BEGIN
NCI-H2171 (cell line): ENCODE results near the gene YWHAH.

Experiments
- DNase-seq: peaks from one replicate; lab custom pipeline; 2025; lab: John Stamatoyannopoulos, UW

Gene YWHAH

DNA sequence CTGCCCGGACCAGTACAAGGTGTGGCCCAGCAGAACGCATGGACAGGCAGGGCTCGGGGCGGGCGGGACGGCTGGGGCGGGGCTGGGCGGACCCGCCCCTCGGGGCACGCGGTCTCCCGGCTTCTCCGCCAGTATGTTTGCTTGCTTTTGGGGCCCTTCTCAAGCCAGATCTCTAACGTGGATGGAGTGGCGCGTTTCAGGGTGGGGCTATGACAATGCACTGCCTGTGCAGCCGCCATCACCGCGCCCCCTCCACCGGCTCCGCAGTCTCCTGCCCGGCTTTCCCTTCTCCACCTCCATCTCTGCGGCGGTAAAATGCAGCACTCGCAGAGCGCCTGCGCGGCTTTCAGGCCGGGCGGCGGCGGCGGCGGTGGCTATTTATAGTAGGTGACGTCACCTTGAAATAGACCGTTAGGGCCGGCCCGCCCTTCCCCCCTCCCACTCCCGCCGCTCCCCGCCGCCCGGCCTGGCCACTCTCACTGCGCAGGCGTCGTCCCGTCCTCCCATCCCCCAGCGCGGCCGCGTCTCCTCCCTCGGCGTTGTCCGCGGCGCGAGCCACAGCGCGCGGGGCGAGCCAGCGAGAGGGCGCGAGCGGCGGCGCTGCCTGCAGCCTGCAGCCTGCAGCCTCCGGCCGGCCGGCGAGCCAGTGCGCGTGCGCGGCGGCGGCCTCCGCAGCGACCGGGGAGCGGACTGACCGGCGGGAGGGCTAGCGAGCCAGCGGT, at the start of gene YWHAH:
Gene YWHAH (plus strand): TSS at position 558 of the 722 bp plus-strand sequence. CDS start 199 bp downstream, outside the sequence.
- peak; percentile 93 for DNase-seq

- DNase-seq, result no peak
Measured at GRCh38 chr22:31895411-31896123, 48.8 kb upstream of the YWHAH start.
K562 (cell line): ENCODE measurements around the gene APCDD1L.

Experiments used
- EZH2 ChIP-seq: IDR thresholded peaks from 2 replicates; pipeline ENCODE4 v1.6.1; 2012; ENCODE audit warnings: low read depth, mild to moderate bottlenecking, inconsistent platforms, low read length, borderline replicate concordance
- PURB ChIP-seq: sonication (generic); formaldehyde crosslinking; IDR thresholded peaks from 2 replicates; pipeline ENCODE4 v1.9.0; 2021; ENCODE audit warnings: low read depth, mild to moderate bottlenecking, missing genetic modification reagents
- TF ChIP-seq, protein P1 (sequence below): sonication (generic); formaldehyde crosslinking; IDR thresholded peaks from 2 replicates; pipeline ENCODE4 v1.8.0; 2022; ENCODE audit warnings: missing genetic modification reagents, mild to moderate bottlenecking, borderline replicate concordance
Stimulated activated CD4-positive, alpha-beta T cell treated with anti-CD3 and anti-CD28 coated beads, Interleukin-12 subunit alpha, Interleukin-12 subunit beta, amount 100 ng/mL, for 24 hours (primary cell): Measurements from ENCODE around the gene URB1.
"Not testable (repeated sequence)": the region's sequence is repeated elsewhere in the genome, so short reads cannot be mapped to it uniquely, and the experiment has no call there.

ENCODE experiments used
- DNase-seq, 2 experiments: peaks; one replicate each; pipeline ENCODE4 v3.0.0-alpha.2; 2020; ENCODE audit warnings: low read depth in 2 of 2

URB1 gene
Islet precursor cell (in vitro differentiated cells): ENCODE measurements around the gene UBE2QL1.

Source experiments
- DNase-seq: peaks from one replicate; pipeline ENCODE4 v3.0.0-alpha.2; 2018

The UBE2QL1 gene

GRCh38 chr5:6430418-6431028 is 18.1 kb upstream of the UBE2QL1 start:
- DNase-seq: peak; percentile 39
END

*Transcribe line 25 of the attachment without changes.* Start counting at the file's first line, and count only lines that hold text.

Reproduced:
- DNase-seq: peak; percentile 39